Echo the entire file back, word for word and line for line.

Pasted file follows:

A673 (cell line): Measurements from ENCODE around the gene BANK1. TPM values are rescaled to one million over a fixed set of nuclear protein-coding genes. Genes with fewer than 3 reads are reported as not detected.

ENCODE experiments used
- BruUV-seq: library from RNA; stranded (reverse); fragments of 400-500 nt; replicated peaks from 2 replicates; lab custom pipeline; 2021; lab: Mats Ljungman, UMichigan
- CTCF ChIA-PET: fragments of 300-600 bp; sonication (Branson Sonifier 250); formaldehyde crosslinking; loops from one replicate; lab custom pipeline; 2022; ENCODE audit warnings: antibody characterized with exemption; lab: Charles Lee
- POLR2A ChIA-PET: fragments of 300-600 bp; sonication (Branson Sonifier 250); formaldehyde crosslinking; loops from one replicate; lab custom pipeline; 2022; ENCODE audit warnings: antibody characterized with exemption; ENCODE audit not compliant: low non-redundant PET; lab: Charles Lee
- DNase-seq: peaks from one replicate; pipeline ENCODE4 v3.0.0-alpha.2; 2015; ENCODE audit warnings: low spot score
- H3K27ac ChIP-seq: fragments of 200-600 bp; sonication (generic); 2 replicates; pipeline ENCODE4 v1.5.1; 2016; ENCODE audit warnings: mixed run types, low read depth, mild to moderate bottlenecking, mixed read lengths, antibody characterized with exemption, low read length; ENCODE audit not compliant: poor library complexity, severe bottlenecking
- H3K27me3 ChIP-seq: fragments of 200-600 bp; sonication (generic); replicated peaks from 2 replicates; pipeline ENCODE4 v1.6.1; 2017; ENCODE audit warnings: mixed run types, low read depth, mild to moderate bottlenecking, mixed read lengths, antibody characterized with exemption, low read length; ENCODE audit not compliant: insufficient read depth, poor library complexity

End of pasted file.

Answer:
A673 (cell line): Measurements from ENCODE around the gene BANK1. TPM values are rescaled to one million over a fixed set of nuclear protein-coding genes. Genes with fewer than 3 reads are reported as not detected.

ENCODE experiments used
- BruUV-seq: library from RNA; stranded (reverse); fragments of 400-500 nt; replicated peaks from 2 replicates; lab custom pipeline; 2021; lab: Mats Ljungman, UMichigan
- CTCF ChIA-PET: fragments of 300-600 bp; sonication (Branson Sonifier 250); formaldehyde crosslinking; loops from one replicate; lab custom pipeline; 2022; ENCODE audit warnings: antibody characterized with exemption; lab: Charles Lee
- POLR2A ChIA-PET: fragments of 300-600 bp; sonication (Branson Sonifier 250); formaldehyde crosslinking; loops from one replicate; lab custom pipeline; 2022; ENCODE audit warnings: antibody characterized with exemption; ENCODE audit not compliant: low non-redundant PET; lab: Charles Lee
- DNase-seq: peaks from one replicate; pipeline ENCODE4 v3.0.0-alpha.2; 2015; ENCODE audit warnings: low spot score
- H3K27ac ChIP-seq: fragments of 200-600 bp; sonication (generic); 2 replicates; pipeline ENCODE4 v1.5.1; 2016; ENCODE audit warnings: mixed run types, low read depth, mild to moderate bottlenecking, mixed read lengths, antibody characterized with exemption, low read length; ENCODE audit not compliant: poor library complexity, severe bottlenecking
- H3K27me3 ChIP-seq: fragments of 200-600 bp; sonication (generic); replicated peaks from 2 replicates; pipeline ENCODE4 v1.6.1; 2017; ENCODE audit warnings: mixed run types, low read depth, mild to moderate bottlenecking, mixed read lengths, antibody characterized with exemption, low read length; ENCODE audit not compliant: insufficient read depth, poor library complexity